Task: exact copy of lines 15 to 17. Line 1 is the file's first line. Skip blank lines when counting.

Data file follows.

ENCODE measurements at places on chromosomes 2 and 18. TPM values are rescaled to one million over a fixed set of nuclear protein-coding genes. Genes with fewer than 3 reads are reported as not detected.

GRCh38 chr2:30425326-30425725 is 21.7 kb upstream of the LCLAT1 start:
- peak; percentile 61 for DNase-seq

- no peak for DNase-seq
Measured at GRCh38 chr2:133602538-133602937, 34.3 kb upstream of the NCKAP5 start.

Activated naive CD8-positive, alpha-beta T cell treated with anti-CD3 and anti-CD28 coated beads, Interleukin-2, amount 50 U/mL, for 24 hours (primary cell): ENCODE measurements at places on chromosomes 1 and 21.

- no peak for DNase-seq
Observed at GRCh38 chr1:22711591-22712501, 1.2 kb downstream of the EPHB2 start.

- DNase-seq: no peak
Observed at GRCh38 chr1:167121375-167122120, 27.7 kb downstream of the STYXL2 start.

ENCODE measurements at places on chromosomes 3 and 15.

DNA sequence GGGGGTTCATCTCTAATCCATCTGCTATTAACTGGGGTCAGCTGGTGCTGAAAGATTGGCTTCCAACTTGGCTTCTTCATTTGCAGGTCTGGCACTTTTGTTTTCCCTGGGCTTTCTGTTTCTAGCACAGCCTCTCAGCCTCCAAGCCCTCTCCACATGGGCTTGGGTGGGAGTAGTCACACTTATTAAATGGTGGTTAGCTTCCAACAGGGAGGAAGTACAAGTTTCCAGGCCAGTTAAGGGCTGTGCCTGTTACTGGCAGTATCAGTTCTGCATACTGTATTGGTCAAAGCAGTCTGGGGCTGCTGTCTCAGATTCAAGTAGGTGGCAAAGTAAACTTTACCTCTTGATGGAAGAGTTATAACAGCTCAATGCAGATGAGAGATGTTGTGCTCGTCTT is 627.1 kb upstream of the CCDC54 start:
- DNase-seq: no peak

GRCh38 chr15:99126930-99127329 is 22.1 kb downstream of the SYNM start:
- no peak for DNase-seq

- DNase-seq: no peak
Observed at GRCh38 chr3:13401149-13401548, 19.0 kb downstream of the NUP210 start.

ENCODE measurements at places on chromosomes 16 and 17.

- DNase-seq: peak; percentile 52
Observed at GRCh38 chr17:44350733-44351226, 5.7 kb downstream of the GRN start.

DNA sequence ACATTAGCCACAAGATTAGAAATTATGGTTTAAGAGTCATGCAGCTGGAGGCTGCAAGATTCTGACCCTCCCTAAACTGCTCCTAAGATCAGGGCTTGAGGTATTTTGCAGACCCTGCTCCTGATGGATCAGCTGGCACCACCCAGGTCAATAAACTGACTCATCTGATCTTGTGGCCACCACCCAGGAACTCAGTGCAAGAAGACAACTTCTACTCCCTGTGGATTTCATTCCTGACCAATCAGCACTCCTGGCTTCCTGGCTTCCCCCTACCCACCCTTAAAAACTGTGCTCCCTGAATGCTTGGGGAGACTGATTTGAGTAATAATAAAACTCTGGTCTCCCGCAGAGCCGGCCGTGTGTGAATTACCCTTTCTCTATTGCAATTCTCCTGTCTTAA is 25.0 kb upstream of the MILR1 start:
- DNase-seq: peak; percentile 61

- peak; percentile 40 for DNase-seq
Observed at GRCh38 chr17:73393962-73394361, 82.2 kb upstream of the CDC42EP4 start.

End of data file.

- no peak for DNase-seq

- DNase-seq: no peak
Observed at GRCh38 chr3:13401149-13401548, 19.0 kb downstream of the NUP210 start.